The journalist, writer, and latter-day Christian apologist Malcolm Muggeridge (1903-1990) was once well known by the cultivated public on both sides of the Atlantic. His television programs and BBC documentaries drew huge audiences (his 1971 documentary and accompanying book on Mother Teresa of Calcutta – Something Beautiful for God – first brought her to the attention of the larger world). Muggeridge wrote sparkling prose in works such as his autobiography Chronicles of Wasted Time and in his beautiful meditation on the enduring human and theological significance of Christ in an age of skepticism and ideology, Jesus the Man Lives. The latter conveys far more spiritual insight than all of contemporary scripture scholarship, but is, alas, out of print.
Muggeridge’s life was dramatic without being self-dramatizing. Muggeridge was a faithful friend of people who mattered from Evelyn Waugh and George Orwell to William F. Buckley, Jr. (he was a particularly delightful guest on Buckley’s “Firing Line”). Muggeridge had been a reporter in Moscow for the left-leaning Guardian in the early 1930s and was among the first to tell the truth about Soviet Communism and all its works. He also served as a spy for MI-6 during the Second World War. Obviously, Muggeridge was no ordinary journalist. He was a man at the center of the intellectual and political life of the century who nonetheless knew that happiness could not be found solely through human efforts. An astute student of politics, he coolly assessed power and sharply chronicled dislocations and decadence (his work The Thirties is still very much worth reading).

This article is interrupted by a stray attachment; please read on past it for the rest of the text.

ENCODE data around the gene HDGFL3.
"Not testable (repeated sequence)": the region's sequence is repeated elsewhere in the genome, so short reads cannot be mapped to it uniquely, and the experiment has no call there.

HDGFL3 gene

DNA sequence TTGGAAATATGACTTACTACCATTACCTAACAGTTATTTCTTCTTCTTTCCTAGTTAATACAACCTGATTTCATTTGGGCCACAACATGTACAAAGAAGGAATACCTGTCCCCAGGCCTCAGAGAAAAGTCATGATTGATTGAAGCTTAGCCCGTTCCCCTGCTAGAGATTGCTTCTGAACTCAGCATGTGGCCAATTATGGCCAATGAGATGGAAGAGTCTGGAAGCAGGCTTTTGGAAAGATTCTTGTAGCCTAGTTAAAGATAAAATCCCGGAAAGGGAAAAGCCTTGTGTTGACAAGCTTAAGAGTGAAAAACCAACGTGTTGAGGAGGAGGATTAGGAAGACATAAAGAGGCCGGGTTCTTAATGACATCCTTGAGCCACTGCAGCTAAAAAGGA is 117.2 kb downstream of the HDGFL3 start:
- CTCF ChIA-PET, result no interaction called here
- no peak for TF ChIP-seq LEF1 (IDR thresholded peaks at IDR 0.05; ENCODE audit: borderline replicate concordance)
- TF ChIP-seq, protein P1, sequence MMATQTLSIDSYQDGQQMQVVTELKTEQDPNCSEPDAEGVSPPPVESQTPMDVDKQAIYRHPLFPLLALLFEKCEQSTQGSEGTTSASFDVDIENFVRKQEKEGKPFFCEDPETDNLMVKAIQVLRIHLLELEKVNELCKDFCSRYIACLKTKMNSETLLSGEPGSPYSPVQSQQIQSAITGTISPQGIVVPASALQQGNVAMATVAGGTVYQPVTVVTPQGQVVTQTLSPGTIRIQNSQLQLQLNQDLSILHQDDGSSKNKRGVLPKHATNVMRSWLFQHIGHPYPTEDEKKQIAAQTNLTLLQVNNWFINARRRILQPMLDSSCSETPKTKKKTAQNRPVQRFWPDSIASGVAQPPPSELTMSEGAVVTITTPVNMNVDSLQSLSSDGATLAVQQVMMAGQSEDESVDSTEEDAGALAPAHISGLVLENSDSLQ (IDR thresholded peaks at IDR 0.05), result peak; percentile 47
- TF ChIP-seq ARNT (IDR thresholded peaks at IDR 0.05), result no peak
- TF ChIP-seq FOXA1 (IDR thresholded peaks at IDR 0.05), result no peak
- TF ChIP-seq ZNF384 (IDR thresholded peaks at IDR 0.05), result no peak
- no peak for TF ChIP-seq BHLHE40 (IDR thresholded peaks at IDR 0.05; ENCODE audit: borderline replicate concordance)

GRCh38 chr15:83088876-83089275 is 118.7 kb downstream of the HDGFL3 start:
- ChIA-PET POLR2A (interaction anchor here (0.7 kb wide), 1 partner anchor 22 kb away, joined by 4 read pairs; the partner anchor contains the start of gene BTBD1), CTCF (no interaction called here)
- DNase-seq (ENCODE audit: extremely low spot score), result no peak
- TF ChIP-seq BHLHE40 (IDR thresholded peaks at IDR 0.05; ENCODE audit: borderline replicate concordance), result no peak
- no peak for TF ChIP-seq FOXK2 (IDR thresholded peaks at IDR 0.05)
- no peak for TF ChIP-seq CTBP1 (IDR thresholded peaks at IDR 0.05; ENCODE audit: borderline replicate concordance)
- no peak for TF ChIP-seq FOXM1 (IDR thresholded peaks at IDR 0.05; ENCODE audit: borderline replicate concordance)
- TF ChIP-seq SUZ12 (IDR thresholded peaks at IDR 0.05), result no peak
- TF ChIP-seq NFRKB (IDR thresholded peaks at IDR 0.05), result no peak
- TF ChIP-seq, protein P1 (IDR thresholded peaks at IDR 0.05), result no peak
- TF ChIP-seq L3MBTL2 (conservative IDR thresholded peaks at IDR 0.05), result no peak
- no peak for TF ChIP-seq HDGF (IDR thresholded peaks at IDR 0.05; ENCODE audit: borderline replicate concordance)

A mordant wit and somewhat tortured seeker, his spiritual search carried him in the 1960s into a non-denominational Christianity of a decidedly Augustinian cast (see Jesus Rediscovered) and then in 1982 into the Roman Catholic Church. There he found his long-sought spiritual home. The luminous spiritual witness of Mother Teresa – whom Muggeridge never confused with a mere humanitarian – and the Catholic opposition to abortion led him to accept “the great boon and blessing” that is the Catholic Church.
Some secular critics derided him as “St. Mugg,” an aging man of the world who turned against worldly pleasures just as he was no longer able to enjoy them. For many years, Muggeridge did lead a tempestuous personal life. Even his supremely happy sixty-year marriage to Kitty Dobbs Muggeridge was marred in earlier years by infidelities on both sides and no small dose of tragedy. But as the essays edited by Nicholas Flynn in the recently published Time and Eternity: Uncollected Writings, 1933-1983 make clear, Muggeridge’s late embrace of Christianity was not a dramatic departure. His early turn away from socialism and secular radicalism stemmed from his first-hand observations of the Soviet Union and his growing awareness that “The Kingdom of Heaven on Earth is all pretence, a denial of the very nature of life.” In 1938, he wrote that “if an epigraph were required for this sad and terrible time”— Communism and National Socialism were then in full bloom – “it might well be found in ‘The Kingdom of Heaven on Earth.’”